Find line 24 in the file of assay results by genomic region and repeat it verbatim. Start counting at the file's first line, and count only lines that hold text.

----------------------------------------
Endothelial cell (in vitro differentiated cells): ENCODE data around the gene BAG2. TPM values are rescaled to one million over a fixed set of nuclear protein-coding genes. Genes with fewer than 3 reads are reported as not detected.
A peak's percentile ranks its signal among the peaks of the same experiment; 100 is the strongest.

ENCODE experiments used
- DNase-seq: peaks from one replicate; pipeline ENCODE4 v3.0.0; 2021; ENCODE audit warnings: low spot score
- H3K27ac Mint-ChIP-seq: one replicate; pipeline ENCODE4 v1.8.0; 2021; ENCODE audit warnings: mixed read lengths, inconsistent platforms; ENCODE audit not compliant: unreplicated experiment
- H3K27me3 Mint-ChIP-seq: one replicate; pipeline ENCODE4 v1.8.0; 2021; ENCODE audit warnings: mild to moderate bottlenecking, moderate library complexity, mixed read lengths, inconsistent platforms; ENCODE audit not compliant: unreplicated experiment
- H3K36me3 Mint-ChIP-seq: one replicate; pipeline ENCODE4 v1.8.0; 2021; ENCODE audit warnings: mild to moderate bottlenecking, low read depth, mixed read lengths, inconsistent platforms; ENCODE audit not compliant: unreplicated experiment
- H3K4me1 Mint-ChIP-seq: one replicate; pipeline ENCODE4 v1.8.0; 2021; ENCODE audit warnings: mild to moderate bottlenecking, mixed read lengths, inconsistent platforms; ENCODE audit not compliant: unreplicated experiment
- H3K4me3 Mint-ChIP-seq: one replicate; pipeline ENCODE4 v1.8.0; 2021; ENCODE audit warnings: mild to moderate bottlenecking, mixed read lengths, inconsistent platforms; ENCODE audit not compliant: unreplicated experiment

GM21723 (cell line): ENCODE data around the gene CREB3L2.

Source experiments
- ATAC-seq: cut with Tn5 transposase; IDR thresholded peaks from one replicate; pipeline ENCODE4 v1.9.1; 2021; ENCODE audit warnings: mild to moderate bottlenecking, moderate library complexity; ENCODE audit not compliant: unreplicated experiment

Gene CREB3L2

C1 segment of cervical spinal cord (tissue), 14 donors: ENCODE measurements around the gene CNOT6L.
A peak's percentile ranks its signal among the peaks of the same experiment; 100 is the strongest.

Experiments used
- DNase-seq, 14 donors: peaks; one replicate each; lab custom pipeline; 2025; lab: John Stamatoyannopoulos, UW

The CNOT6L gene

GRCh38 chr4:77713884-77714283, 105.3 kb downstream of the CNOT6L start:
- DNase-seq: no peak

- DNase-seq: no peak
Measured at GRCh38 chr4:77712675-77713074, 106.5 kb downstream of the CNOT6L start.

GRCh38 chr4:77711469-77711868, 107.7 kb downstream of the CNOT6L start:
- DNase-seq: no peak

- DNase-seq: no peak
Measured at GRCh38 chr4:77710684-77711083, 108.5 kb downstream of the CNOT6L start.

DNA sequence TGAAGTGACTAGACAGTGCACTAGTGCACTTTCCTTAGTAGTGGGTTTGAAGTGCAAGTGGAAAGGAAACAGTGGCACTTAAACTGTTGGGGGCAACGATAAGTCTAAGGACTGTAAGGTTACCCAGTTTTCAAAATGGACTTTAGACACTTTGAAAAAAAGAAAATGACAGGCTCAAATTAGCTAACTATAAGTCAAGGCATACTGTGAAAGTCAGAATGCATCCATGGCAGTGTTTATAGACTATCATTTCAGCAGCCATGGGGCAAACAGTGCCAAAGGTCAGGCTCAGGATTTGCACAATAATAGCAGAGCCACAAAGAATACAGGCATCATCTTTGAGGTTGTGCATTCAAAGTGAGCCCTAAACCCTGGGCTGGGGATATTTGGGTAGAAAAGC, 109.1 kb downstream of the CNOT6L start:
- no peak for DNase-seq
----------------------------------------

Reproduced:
- DNase-seq: no peak